Planner estimates have already been discussed on this blog in my previous posting and also in some posting before that. A couple of years ago I stumbled over an interesting issue which is commonly known as “cross correlation”.

Let us consider the following example:

test=# CREATE TABLE t_test (a int, b int); CREATE TABLE test=# INSERT INTO t_test SELECT 0, 1 FROM generate_series(1, 100000); INSERT 0 100000 test=# INSERT INTO t_test SELECT 1, 0 FROM generate_series(1, 100000); INSERT 0 100000 test=# ANALYZE t_test; ANALYZE

We add 100.000 rows containing 0 and 1 and then add 100.000 rows containing 1 and 0. Then optimizer statistics are built. So, all together we have 200.000 files in the table:

test=# explain SELECT count(*) FROM t_test; QUERY PLAN -------------------------------------------------------------------- Aggregate (cost=3385.00..3385.01 rows=1 width=0) -> Seq Scan on t_test (cost=0.00..2885.00 rows=200000 width=0) Planning time: 0.095 ms (3 rows)

So far everything looks just fine. The planner has guessed the number of rows in the table precisely. The same applies to the following query:

test=# explain SELECT count(*) FROM t_test WHERE a = 0; QUERY PLAN ------------------------------------------------------------------- Aggregate (cost=3634.28..3634.29 rows=1 width=0) -> Seq Scan on t_test (cost=0.00..3385.00 rows=99713 width=0) Filter: (a = 0) Planning time: 0.052 ms (4 rows)

99.713 is actually a pretty good estimate and it is totally sufficient to come up with a reasonable plan.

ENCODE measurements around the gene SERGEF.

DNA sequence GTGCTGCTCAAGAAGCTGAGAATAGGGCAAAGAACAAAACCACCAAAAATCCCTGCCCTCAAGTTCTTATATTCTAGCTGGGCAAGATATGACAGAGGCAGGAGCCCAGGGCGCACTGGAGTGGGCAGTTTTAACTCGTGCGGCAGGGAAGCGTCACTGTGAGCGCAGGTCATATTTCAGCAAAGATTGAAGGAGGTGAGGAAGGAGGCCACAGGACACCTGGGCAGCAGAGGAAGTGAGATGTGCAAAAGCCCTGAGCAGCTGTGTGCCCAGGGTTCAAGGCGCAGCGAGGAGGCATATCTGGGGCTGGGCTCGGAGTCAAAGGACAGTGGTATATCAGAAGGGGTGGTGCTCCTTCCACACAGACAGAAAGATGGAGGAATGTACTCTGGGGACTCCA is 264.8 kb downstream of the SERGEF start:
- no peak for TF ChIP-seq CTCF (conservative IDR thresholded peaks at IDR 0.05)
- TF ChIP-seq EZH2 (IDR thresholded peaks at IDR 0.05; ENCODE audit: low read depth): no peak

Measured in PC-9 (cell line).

**cross correlation at work**

Let us try something else:

test=# explain SELECT count(*) FROM t_test WHERE a = 0 AND b = 0; QUERY PLAN ------------------------------------------------------------------- Aggregate (cost=4010.00..4010.01 rows=1 width=0) -> Seq Scan on t_test (cost=0.00..3885.00 rows=50000 width=0) Filter: ((a = 0) AND (b = 0)) Planning time: 0.068 ms (4 rows)

Oops? What happened? The planner will estimate that 50.000 rows match this condition. The reality is somewhat different:

test=# SELECT count(*) FROM t_test WHERE a = 0 AND b = 0; count ------- 0 (1 row)

How did we end up with this terrible under-estimation of the problem?

Well, the reason is how PostgreSQL handles statistics. Internally PostgreSQL will store statistics for every column. So, we know that a=0 represents 50% of the table and b=0 will also represent 50% of the table. From a mathematical point of view it might be safe to just multiply those likelihoods:

0.5 * 0.5 = 0.25

This is exactly what is going on here. Therefore the estimate is 25% of 200.000 rows = 50.000 rows. In our example this is dead wrong. The problem is that PostgreSQL does not have statistics about the combination of those columns. It does not know that when a=1 than b will be 0.

As you have seen, this can lead to over estimation – but also to under estimations:

test=# explain SELECT count(*) FROM t_test WHERE a = 0 AND b = 1; QUERY PLAN ------------------------------------------------------------------- Aggregate (cost=4009.28..4009.30 rows=1 width=0) -> Seq Scan on t_test (cost=0.00..3885.00 rows=49714 width=0) Filter: ((a = 0) AND (b = 1)) Planning time: 0.035 ms (4 rows)

In this case the real number of rows returned by the system is 100.000 and not just 49.714.

Keep in mind that the examples I have created are really pretty artificial. But, things like that can happen in real life and cause issues along the way. And as always: If you get bad plans – expect bad performance.